I may have just found something for anyone who has ever studied German: https://en.wikipedia.org/wiki/Dutch_language#Genders_and_cases Based on this, it seems that more often than not, a "het" word will take "das" in German. Not always, I don't think, but it does seem to be happening more often than mere coincidence.
Yes, Dutch gender and German gender usually match each other, roughly like how Spanish and Italian match (yet you still get things like la leche/il latte sometimes). For example:
de appel (masc.)
der Apfel (masc.)
de koe (fem.)
die Kuh (fem.)
het meisje (neu.)
das Mädchen (neu.)
In english no, but in german there is. De means 'Der, Die' for masculine and feminine nouns het is 'Das' for the third that in german is called sächlich. I don't know whats that kn english
There exist a few rules but most of the words you'll have to memorize by heart. I have two that come to my mind, there might be a few others: - Words ending with -e are feminine. A word that can be defined as "masculine" or "feminine" is therefore not "neutral", so they're "de" words. For example, a lot of professions names (ending with -er/ster), female animals I think too. - Words ending with -je are "het" words. There are probably a few more like this. But still, the majority has to be learned by heart.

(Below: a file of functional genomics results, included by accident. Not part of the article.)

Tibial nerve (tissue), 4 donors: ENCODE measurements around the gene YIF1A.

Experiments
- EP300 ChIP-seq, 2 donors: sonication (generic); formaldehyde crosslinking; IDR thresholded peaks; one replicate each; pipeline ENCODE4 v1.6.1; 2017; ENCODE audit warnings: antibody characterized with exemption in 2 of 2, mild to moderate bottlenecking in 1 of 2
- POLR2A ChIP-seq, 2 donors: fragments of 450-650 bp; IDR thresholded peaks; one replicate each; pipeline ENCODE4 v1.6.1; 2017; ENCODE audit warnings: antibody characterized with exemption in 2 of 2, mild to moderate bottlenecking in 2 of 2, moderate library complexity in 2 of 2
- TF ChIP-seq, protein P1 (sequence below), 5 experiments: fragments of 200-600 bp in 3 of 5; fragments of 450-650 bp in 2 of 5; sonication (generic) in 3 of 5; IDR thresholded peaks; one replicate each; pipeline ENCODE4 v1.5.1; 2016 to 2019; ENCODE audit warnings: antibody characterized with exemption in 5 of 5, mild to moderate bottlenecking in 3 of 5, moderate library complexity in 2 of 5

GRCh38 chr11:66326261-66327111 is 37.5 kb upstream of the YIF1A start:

Eten is both a noun and verb in Dutch.
German also makes this distinction, and the noun would be capitalized then:
We eten pasta.
Wir essen Pasta.
We eat pasta.
Pasta is een eten.
Pasta ist ein Essen.
Pasta is a food.
Sadly, Dutch (along with English) does not capitalise all of its nouns.
Not sure if I agree. When talking about trade or transportation in general, you wouldn't use an article in Dutch:
"Transport is het vervoer van mensen of goederen" - "Transportation is the conveying of people or goods"
"Handel is goed voor de economie" - "Trade is good for the economy"